4.6. Ethical Approval

All procedures performed in studies involving human participants were in accordance with the ethical standards of the Ethics Review Board of the University Hospital of Alexandroupolis (approval date 15 May 2017) and with the 1964 Helsinki declaration and its later amendments or comparable ethical standards. Written informed consent was obtained from each individual.

Supplementary Materials

The following are available online at https://www.mdpi.com/1422-0067/21/10/3625/s1, Table S1: Characteristics of coronary artery disease patients and healthy individuals (controls).

Author Contributions

Conceptualization, K.R., P.S., and D.S. Methodology, A.M., K.R., P.S., and D.S. Validation, A.M., K.R., P.S., and D.S. Formal Analysis, A.M., A.C., A.A., I.A., K.R., P.S., and D.S. Investigation, A.M., A.C., A.A., and I.A. Resources, V.V. and D.S. Writing—Original Draft Preparation, A.M., K.R., P.S., and D.S. Writing—Review & Editing, A.M., A.C., A.A., I.A., V.V., P.S., K.R., and D.S. Visualization, A.M., K.R., P.S., and D.S. Supervision, P.S. and D.S. Project Administration, K.R., P.S., and D.S. Funding Acquisition, K.R., P.S., and D.S. All authors have read and agree to the published version of the manuscript.

Funding

This study was co-supported by an Externally Sponsored Scientific Research ESR#81835 research grant from AstraZeneca and the Scientific Committee of Democritus University of Thrace Grant number-80895. Alexandros Mitsios is co-financed by Greece and the European Union (European Social Fund-ESF) through the Operational Programme «Human Resources Development, Education and Lifelong Learning» in the context of the project “Strengthening Human Resources Research Potential via Doctorate Research” (MIS-5000432), implemented by the State Scholarships Foundation (ΙΚΥ).

Conflicts of Interest

The authors declare that this study (Principal investigator D. Stakos) received funding from an Externally Sponsored Scientific Research grant from AstraZeneca (ESR#81835). The funder provided Ticagrelor (Research Use Only) and proposed the working concentration for in vitro experiments. The funder had no role in study design, data collection and analysis, decision to publish, or preparation of the manuscript. All authors declare no conflict of interest.

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Figure 1. Ticagrelor inhibits NET release induced by polyP in vitro. (a). Fluorescence microscopy for cit-H3/NE staining in control neutrophils treated with synthetic or platelet-derived (natural) polyP, with or without pre-treatment with Ticagrelor or Clopidogrel. One representative out of six independent experiments is shown. Original magnification: 400×, Scale bar: 5μm. Blue: DAPI, Green: NE, Red: cit-H3. (b). Percentage of NET-releasing neutrophils as assessed by immunofluorescence. (c). MPO-DNA complex levels in NET structures from these stimulations, as assessed by ELISA. Relative integrated optical density was calculated compared to control NETs value. Data from six independent experiments presented as mean ± SD. Statistical significance *, # p < 0.05. All conditions were compared to untreated/control condition and statistical significance is indicated by the symbol “*”. Any further statistical significance of other comparisons is indicated by the symbol “#”. (d). Annexin V/Propidium Iodide flow cytometry of control neutrophils in the presence or absence of Ticagrelor/Clopidogrel. One representative out of six independent experiments is shown. Polymorphonuclear neutrophils (PMNs).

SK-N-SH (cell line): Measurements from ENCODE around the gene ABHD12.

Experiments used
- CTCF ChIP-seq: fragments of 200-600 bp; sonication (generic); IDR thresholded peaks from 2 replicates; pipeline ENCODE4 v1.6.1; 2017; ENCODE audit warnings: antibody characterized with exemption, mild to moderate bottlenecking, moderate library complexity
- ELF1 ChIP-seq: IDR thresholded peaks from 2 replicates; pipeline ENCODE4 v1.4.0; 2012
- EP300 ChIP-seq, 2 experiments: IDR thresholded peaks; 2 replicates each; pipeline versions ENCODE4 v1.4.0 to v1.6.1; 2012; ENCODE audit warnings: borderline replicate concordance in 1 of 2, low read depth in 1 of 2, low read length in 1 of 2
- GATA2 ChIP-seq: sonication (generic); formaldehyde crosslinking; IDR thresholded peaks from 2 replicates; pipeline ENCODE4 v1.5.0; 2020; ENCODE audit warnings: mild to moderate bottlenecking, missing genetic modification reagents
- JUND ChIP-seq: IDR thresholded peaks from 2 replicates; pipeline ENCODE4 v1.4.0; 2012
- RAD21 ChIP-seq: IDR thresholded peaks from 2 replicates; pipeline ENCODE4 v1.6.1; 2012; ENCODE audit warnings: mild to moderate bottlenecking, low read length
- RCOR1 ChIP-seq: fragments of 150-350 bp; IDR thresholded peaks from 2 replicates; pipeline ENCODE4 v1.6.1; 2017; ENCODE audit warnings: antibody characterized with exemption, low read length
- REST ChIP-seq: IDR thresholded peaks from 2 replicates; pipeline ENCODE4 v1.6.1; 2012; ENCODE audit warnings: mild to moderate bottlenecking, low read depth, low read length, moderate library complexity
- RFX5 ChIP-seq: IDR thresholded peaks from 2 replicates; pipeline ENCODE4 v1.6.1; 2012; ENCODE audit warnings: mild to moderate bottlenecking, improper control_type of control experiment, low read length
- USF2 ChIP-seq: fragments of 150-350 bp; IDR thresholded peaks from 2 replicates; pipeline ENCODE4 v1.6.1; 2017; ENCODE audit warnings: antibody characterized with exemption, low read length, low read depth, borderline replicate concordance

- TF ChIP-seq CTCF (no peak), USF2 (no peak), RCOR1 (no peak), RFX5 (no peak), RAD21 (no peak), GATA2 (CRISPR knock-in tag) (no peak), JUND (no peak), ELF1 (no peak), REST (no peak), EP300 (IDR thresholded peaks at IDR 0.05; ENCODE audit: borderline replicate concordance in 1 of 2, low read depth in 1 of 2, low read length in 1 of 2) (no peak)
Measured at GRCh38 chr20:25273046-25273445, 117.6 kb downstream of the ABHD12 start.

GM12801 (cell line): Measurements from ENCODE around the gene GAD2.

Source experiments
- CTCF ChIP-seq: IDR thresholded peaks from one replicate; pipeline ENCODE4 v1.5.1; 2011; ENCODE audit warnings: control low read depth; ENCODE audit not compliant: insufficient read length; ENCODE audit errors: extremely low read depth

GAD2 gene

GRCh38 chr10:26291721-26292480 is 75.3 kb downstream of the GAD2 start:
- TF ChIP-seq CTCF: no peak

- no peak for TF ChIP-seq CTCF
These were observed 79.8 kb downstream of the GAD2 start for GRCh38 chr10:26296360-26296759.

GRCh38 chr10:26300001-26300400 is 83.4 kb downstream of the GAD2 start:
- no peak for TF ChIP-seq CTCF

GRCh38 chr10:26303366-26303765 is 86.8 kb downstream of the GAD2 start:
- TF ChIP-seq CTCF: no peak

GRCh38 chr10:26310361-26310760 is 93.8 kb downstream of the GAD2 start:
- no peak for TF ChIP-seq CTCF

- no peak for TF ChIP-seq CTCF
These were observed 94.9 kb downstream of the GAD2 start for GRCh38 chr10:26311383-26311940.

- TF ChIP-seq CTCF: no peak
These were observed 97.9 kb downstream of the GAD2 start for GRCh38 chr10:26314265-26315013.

Figure 1. Ticagrelor inhibits NET release induced by polyP in vitro. (a). Fluorescence microscopy for cit-H3/NE staining in control neutrophils treated with synthetic or platelet-derived (natural) polyP, with or without pre-treatment with Ticagrelor or Clopidogrel. One representative out of six independent experiments is shown. Original magnification: 400×, Scale bar: 5μm. Blue: DAPI, Green: NE, Red: cit-H3. (b). Percentage of NET-releasing neutrophils as assessed by immunofluorescence. (c). MPO-DNA complex levels in NET structures from these stimulations, as assessed by ELISA. Relative integrated optical density was calculated compared to control NETs value. Data from six independent experiments presented as mean ± SD. Statistical significance *, # p < 0.05. All conditions were compared to untreated/control condition and statistical significance is indicated by the symbol “*”. Any further statistical significance of other comparisons is indicated by the symbol “#”. (d). Annexin V/Propidium Iodide flow cytometry of control neutrophils in the presence or absence of Ticagrelor/Clopidogrel. One representative out of six independent experiments is shown. Polymorphonuclear neutrophils (PMNs).